Our View: How much is the bill for Trans Mountain?

Costs are going up for the massive oil pipeline project Ottawa plans to buy.

Kinder Morgan has just upped the bill that will likely fall to Canadian taxpayers.

With the federal government agreeing to take over the Trans Mountain pipeline from Kinder Morgan, Canadians were going to pay for the cost of not only the purchase, but the construction as well.

The purchase price was $4.5 billion, the construction cost has now ballooned from $7.4 billion to $9.3 billion.

The new information filed by Kinder Morgan also pushes back the date of completion by a full year, to 2021.

The sale isn’t finalized – yet – but Prime Minister Justin Trudeau’s government hasn’t given itself much room to back out.

Finance Minister Bill Morneau said the project was “in the national interest.” It’s meant to keep Canada’s natural resource economy ticking along, particularly the economy of Alberta, hit by the decline in the price of oil some years back.

The first stages of the controversy over the pipeline have been primarily about environmental issues and Indigenous land rights. Though some First Nations have agreed to allow the pipeline to go through, others have been protesting, marching, and rallying.

But the underlying question, once Canada took it over, is will the deal actually be in the national interest?

At what point does the price rise too high? How long will it take to pay back an investment of this size? Given the volatile price of oil and the uncertain future of fossil fuels as a power source, the longer the payback period, the worse this deal looks for Canadians.

– M.C.

Just Posted

New Langley mall owners have multi-use vision in mind

H&M opens in Willowbrook Thursday, offset some of the space left vacant by the departure of Sears.

Pitt Meadows airport manager resigns

Guy Miller was just two months on the job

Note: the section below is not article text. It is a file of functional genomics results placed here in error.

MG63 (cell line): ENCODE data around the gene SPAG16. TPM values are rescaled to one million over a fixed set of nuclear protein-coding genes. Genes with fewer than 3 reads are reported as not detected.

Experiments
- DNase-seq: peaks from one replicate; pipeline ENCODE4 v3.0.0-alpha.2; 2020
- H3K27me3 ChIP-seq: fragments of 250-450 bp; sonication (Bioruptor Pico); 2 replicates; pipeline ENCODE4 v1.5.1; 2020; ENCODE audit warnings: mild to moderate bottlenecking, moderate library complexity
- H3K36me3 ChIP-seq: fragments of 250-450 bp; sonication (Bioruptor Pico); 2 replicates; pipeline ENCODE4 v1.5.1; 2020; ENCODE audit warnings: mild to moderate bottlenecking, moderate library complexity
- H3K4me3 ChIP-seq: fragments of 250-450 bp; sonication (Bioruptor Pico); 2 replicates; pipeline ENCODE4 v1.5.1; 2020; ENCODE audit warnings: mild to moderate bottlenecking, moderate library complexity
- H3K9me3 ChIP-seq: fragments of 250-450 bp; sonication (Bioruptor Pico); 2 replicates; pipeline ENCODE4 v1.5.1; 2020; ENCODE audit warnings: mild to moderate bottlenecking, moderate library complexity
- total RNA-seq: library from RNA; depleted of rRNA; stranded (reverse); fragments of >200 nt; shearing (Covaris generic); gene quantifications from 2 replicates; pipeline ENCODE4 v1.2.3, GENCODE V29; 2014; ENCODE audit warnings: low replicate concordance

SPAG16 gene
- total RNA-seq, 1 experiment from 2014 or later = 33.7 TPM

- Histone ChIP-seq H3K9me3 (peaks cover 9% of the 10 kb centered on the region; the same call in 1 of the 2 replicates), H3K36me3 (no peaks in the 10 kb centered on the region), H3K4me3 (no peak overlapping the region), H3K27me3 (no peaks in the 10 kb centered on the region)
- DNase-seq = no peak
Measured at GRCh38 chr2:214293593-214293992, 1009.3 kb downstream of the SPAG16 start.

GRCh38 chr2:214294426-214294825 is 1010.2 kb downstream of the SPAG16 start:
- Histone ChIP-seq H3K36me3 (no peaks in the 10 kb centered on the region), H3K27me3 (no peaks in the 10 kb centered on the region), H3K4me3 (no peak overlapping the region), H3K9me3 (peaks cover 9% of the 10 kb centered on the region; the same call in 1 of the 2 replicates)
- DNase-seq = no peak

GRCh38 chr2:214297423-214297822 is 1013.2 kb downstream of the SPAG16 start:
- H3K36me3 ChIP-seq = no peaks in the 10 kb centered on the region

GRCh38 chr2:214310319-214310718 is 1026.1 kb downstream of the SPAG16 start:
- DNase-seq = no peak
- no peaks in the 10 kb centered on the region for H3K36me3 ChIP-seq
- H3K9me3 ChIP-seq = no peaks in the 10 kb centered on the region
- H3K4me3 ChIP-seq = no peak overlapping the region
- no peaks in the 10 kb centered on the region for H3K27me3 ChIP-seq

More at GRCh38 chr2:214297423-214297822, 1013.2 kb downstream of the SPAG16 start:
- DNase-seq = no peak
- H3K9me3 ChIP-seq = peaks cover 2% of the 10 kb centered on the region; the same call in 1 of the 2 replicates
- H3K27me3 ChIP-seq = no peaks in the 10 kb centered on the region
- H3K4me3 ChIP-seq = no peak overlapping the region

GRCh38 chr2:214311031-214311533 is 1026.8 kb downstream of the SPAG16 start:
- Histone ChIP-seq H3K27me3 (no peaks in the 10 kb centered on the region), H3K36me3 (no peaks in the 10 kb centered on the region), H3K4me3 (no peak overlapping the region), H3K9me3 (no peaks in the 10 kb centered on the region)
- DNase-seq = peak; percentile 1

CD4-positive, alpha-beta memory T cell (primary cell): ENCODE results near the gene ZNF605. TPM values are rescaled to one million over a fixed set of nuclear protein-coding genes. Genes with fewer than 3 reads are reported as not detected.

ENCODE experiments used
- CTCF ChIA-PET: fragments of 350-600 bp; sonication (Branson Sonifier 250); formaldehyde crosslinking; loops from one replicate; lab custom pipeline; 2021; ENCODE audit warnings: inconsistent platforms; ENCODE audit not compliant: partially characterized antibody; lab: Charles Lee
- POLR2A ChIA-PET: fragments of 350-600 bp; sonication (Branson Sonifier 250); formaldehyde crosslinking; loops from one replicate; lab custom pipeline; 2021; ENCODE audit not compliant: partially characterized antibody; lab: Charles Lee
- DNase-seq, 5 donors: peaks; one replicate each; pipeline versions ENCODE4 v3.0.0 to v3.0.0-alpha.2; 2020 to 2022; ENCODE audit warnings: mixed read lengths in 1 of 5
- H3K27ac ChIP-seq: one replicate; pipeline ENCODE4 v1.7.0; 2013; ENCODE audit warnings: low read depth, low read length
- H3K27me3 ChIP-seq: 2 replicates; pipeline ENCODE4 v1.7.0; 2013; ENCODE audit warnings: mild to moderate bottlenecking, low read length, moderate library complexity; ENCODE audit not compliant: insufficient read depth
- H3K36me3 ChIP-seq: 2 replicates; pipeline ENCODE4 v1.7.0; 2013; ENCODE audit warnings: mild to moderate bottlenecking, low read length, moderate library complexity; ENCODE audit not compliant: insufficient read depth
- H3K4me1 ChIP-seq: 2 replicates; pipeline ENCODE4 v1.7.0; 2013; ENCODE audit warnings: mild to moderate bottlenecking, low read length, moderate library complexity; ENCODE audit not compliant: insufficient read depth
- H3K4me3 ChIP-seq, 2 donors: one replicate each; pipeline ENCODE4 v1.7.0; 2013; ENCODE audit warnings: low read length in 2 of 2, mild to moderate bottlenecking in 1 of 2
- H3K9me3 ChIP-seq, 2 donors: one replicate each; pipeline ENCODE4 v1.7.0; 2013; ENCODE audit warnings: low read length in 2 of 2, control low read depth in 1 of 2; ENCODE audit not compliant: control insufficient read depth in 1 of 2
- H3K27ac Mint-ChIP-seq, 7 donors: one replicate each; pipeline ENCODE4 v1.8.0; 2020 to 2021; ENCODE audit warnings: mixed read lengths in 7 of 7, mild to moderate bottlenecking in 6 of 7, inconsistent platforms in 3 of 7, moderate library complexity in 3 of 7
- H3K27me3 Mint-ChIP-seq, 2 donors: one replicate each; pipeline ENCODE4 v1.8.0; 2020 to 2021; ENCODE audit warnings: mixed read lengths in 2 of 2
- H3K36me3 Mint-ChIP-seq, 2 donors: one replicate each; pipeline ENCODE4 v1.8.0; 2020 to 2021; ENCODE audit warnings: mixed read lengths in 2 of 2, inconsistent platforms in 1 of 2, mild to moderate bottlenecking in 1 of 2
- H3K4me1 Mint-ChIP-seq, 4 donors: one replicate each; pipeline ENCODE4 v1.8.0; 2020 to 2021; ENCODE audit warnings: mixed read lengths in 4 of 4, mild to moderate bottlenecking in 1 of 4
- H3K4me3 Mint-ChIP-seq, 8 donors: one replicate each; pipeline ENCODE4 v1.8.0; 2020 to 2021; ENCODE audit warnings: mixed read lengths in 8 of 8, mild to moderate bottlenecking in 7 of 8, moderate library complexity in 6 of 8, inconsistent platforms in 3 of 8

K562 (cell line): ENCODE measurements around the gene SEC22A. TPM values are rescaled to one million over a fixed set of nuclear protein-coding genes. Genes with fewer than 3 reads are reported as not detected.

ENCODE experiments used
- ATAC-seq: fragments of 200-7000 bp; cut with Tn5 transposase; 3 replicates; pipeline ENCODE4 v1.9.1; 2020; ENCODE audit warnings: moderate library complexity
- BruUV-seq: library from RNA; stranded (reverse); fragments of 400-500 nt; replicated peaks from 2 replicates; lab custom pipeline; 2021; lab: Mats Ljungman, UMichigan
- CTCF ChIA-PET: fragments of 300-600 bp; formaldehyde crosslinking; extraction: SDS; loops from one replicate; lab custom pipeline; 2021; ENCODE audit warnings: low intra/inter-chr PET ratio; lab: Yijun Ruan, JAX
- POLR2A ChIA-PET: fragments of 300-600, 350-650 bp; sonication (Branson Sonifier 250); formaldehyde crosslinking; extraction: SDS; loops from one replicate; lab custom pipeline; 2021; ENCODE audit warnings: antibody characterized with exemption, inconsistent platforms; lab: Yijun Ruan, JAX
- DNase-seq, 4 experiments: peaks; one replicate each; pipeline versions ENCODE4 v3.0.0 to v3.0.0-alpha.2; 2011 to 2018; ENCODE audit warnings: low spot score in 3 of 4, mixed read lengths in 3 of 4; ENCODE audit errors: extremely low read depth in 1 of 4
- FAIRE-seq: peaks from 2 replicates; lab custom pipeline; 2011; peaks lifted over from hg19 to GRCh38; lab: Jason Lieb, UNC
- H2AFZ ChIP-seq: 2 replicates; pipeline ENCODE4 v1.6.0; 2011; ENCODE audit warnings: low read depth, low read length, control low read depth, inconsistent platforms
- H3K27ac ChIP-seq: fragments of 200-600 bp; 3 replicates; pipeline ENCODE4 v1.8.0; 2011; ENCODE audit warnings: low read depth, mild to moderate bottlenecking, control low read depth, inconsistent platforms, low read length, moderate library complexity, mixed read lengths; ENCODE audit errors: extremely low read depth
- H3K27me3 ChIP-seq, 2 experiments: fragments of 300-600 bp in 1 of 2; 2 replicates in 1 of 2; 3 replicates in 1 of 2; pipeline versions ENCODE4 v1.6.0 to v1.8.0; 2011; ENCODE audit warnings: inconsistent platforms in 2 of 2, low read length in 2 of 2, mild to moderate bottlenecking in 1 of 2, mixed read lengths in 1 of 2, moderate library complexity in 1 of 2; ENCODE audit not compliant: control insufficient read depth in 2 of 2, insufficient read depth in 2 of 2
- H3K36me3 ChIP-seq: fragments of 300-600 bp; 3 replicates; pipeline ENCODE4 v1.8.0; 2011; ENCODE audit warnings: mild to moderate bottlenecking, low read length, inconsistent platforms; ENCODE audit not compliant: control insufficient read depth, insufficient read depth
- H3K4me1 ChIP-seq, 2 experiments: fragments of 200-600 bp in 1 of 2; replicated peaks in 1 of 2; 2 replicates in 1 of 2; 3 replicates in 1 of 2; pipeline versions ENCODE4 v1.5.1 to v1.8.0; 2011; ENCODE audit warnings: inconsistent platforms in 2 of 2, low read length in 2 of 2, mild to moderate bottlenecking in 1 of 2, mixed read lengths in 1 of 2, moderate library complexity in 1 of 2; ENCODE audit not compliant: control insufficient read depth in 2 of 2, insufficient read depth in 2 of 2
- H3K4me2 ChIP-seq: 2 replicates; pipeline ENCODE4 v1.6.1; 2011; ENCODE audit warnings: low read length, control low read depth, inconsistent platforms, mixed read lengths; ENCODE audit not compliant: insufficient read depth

UPDATED: Controversial “covenant” now optional for TWU students

The move may allow the school to start its own law school, after a long legal battle.

Legendary umpire retiring after 40 years

Aldergrove’s Gord Hanly caps an outstanding 40 year career

Early success sees Clayton farmers’ market looking to grow

The first half of the season exceeded expectations, and now the market could go to once a week

Average Canadian family spends 43% of income on taxes: study

Fraser Institute’s consumer report shows taxes accounting for larger chunk of income each year

UPDATE: ‘Faint fuel odour,’ ‘sheen’ seen on Fraser River beach after tug carrying diesel sinks

Tugboat carrying up to 22,000 litres of diesel sinks in Fraser River Tuesday morning

Column: Mother orca’s display of grief sends powerful message

The grief of this orca mother may not be visible anymore, but we must not forget.

Seven people with ties to Red Scorpions gang arrested in B.C. drug bust

Delta police have secured 94 charges against seven people, including drug and firearm offences

Second measles scare this summer at YVR

An infected traveller flew out of Vancouver’s airport three times

Judge OKs Weinstein suit, cites casting couch’s history

Actress Kadian Noble can sue disgraced Hollywood mogul for violating sex trafficking laws

Employers to raise salaries 2.6% on average next year: report

Firm points to factors such possibility of more trade protectionism, rising interest rates

PM Trudeau and federal ministers to meet on Vancouver Island

Cabinet retreat will be held in Nanaimo from Aug. 21-23

Most Read